Reeling them in………

Reeling them inWe were delighted that our second presentation on Magic Monday 2 was a joint effort between Ste Hall from our Science department and Andi Clarke from our Maths department, who shared with us a range of ideas to help get our lessons off to a positive start.

Hooks and fascinators

Ste kicked things off by showing us a prop he uses to hook students in and get them thinking about forces…

forces hook

…which generates further prompts and questions, as well as engaging them straight away

“Can we open the box to see what’s inside?”

Students are then given a visual representation of the hook and are asked to explain what is happening in terms of forces using arrows to represent them.


The balloon is then burst to create cognitive conflict.  Most students (and our staff for that matter!) think the balloon is holding up the box, so when the box stays suspended, they have to think again.  What’s really happening is that the weight hidden inside the box provides sufficient downwards force at the edge of the table to keep the box on the table, as shown below.


The point being that as well as being intrigued from the moment they enter the room, students are also thinking about and talking about their learning straight away.

Annoying catchy songs

mr blobby

Ste then shared how he uses “catchy” songs to reinforce memorisation of key points, for example this one when teaching about the phases of the moon.

There’s a whole world of weird and wonderful examples available on the internet and YouTube – all you need to do is google them.  To put this to the test I experimented myself……..


Volcanoes: 3.5 million results

Trigonometry: almost 1 million results

The periodic table of elements and their uses: 700,000 results

…in other words, there is plenty to choose from on any subject you care to mention.

Teach like a pirate


Inspired by Dave Burgess’ book, Ste went on to encourage us to be daring, adventurous and to set forth in unchartered territories with no guarantee of success – in other words to “teach like a pirate”.  Teaching like a pirate is all about engaging students and evoking their (and our) passions.

P assion

I mmersion

R apport

A sk and Analyse

T ransformation

E nthusiasm

Teaching like a pirate is about finding something within that not-so exciting lesson to be excited about, rather than every lesson being an amazing, awe-inspiring techno-fest.  It could be as simple as adding music, video clips, a different location etc.

Magic and mystery


We were then treated to a mathematical magic trick to introduce the concept of the ‘order of operations’ when performing calculations (or BIDMAS).  An envelope with the word “answer” on it was stuck to a window at the front of the room.


Volunteers were asked to type in any random number to the calculator on a mobile phone that was passed around.  Each new person was asked to multiply any additional number of their choice before the last person finally pressed the “equals” button.

The contents of the envelope were then revealed as a piece of paper with the number


written on it, which matched the number on the screen of the calculator on the mobile phone .

The secret?  Having already entered the sum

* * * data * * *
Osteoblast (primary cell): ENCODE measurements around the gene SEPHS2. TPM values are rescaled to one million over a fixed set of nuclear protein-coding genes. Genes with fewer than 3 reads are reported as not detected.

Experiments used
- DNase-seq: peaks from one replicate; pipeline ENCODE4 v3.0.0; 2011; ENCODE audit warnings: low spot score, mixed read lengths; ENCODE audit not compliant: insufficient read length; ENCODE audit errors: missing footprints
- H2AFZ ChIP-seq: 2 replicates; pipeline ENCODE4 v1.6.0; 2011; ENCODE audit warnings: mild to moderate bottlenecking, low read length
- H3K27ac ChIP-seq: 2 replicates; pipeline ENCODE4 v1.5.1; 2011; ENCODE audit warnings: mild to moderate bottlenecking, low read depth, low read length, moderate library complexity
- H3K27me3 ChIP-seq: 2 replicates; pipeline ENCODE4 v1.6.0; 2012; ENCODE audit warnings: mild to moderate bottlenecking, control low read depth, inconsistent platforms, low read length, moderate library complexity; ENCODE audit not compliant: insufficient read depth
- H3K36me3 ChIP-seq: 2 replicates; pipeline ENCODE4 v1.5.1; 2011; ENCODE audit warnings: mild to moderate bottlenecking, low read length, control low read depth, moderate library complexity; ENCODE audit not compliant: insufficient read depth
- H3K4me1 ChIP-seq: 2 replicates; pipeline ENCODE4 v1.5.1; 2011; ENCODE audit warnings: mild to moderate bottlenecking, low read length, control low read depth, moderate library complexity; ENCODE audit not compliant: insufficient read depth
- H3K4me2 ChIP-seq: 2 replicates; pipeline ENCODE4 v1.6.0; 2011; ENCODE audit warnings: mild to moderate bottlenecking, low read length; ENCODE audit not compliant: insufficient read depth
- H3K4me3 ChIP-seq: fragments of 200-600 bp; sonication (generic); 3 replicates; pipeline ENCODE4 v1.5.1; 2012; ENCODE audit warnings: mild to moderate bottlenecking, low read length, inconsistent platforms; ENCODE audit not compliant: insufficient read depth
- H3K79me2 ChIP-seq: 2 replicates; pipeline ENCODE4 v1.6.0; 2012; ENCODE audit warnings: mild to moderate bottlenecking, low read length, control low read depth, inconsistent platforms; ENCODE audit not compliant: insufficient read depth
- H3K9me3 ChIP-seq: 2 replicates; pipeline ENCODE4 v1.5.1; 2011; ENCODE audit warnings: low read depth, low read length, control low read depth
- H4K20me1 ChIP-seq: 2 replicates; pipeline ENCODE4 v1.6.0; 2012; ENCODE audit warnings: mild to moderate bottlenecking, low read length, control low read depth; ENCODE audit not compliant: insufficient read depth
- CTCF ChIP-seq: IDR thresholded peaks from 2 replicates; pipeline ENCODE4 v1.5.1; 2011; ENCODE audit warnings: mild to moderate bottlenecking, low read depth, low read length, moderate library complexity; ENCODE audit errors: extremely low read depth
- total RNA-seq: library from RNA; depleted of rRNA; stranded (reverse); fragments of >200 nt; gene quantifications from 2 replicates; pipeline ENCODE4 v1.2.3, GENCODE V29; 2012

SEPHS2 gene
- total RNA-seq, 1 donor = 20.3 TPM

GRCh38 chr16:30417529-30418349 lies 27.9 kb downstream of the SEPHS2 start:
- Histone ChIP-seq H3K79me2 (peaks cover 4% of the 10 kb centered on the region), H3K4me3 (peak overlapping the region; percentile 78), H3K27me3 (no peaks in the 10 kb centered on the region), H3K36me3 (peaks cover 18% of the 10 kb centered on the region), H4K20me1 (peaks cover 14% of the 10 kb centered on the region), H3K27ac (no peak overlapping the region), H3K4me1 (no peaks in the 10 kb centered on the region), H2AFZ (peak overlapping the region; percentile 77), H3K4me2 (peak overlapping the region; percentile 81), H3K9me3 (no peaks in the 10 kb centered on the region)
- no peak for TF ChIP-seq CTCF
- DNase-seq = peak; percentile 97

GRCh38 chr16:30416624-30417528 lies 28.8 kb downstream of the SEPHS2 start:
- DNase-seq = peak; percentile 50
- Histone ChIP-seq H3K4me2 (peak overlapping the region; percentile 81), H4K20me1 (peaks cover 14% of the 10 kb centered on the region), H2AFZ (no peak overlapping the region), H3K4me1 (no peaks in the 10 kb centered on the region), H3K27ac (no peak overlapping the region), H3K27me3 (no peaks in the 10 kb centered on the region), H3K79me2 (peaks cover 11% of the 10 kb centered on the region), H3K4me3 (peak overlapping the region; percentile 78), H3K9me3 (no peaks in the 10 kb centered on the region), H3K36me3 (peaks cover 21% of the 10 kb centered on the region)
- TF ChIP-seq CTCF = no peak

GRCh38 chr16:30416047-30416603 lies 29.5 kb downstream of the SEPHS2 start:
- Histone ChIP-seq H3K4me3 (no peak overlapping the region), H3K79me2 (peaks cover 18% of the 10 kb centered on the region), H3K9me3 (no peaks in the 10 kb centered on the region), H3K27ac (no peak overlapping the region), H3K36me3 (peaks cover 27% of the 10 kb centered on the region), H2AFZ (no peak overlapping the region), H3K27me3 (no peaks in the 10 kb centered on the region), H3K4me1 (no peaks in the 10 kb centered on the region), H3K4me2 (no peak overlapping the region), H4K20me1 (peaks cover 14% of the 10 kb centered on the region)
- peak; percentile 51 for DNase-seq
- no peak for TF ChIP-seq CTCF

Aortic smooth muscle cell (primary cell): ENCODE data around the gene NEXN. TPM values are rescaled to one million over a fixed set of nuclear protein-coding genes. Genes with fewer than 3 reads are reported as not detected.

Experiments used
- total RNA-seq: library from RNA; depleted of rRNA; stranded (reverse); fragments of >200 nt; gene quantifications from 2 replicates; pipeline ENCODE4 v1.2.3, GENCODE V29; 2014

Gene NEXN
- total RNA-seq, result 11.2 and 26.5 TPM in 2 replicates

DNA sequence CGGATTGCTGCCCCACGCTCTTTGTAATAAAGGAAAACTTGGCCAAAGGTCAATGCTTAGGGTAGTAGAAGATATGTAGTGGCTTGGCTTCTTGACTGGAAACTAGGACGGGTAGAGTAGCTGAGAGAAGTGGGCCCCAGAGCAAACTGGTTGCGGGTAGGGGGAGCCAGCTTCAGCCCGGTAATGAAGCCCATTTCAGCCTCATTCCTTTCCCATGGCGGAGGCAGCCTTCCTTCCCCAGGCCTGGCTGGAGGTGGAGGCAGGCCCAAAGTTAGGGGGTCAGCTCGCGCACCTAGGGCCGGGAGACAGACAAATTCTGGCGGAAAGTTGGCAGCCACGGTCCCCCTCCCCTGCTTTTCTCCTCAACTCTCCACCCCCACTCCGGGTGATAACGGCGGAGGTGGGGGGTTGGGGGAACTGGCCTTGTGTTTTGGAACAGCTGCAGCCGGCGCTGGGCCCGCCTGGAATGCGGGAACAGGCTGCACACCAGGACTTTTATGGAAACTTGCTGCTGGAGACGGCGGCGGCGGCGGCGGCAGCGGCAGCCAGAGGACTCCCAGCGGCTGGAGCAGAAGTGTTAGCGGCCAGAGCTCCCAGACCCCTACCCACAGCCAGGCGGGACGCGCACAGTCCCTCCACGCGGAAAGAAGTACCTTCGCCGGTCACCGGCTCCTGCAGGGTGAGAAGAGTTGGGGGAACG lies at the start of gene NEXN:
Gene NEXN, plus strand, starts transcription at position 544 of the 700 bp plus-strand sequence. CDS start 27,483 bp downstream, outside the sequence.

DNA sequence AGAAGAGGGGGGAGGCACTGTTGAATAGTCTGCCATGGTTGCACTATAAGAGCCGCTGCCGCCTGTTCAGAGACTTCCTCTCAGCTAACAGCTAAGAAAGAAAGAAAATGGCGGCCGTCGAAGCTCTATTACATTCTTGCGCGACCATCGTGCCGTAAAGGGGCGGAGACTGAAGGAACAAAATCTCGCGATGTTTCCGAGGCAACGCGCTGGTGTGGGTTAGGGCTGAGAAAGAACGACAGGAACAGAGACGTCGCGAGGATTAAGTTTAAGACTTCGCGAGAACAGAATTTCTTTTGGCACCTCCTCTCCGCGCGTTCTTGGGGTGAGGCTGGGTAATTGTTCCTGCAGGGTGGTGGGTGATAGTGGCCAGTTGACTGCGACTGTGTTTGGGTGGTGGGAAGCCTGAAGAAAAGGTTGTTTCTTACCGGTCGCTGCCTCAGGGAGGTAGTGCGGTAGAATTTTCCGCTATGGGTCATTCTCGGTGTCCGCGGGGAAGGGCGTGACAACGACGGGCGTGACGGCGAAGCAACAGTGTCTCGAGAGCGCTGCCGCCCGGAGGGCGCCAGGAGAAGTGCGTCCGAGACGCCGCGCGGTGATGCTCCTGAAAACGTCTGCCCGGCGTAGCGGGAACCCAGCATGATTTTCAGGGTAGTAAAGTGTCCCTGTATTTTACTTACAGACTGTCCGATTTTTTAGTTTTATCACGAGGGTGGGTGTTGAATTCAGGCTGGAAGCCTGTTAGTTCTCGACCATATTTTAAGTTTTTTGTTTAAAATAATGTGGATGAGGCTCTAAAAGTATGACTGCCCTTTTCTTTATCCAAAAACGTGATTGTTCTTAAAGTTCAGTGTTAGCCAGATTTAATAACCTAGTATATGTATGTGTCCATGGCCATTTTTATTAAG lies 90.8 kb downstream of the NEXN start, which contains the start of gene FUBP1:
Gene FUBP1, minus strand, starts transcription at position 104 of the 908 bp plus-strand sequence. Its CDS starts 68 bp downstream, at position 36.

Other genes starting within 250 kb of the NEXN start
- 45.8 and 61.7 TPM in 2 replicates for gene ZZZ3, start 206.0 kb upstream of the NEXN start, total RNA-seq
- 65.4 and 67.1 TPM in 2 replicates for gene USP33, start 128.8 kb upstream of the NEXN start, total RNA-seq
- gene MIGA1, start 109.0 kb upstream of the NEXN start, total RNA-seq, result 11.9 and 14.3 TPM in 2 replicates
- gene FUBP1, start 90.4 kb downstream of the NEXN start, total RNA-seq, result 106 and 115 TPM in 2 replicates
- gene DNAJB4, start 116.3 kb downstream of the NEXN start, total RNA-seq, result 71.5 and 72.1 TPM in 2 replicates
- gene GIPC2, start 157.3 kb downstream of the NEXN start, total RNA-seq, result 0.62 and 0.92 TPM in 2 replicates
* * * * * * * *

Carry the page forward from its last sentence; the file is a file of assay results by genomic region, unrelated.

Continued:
243627 + 0 x

the number on the screen appears as 0 to any person inputting numbers after this.

Any series of numbers multiplied after this will always return the value 243627 when the equals button is pressed, as according to BIDMAS the multiplication part comes first, so anything multiplied by zero is zero, which when added to 243627 = 243627…………..ta da!



We then heard about ToonDoo – a fast, easy way to create cartoons which Ste came across in Hywel Roberts’ book “Oops – helping children learn accidentally”.  ToonDoo contains a number of functions that allow you to create, personalise, and publish cartoons.

There are a number of possible benefits to using cartoons and illustrations in lessons.  Some concepts that can be difficult for students to understand textually can be communicated in pictures. Illustrations can also be used to get students attention or increase their interest in a topic, or to summarise or rephrase information and help students build their framework of understanding.

Use the news

Next up Andi spoke about how she uses interesting news items to promote interest and engagement, some examples of which are shown below:




Spurred on by “Idea 1: Snappy Starters” in her copy of “100 Ideas for Outstanding Lessons” Andi also shared how she has been using puzzles to make sure her students are engaged from the outset, for example this one based on the popular app “4 pics 1 word




Andi’s advice when using jigsaws was to use a grid rather than jigsaw puzzle type pieces to save time preparing the resource without really compromising the activity.



Code cracker

We then had a go at cracking a code by working out the answers to a series of questions, before putting this information together to work out a final code.


The first person to crack the code had to enter it to a simple Microsoft Word file that was password protected to open the document up and reveal the contents of the safe.




Andi also shared how she uses ‘Formulator Tarsia’ – a free to download programme which can be used to create all kinds of puzzles quickly and easily, for example jigsaws, dominoes, follow-me cards or matching cards.


You can download the free software at by scrolling down and selecting the Formulator Tarsia installation package.


Vivo cheques

To finish, Andi told us how she uses a post box in the corner of her room for Vivo cheques, which she rewards students with during all of her starter activities to further motivate and engage them.

Thanks to Ste and Andi for an ‘engaging’ presentation, packed full of ideas!

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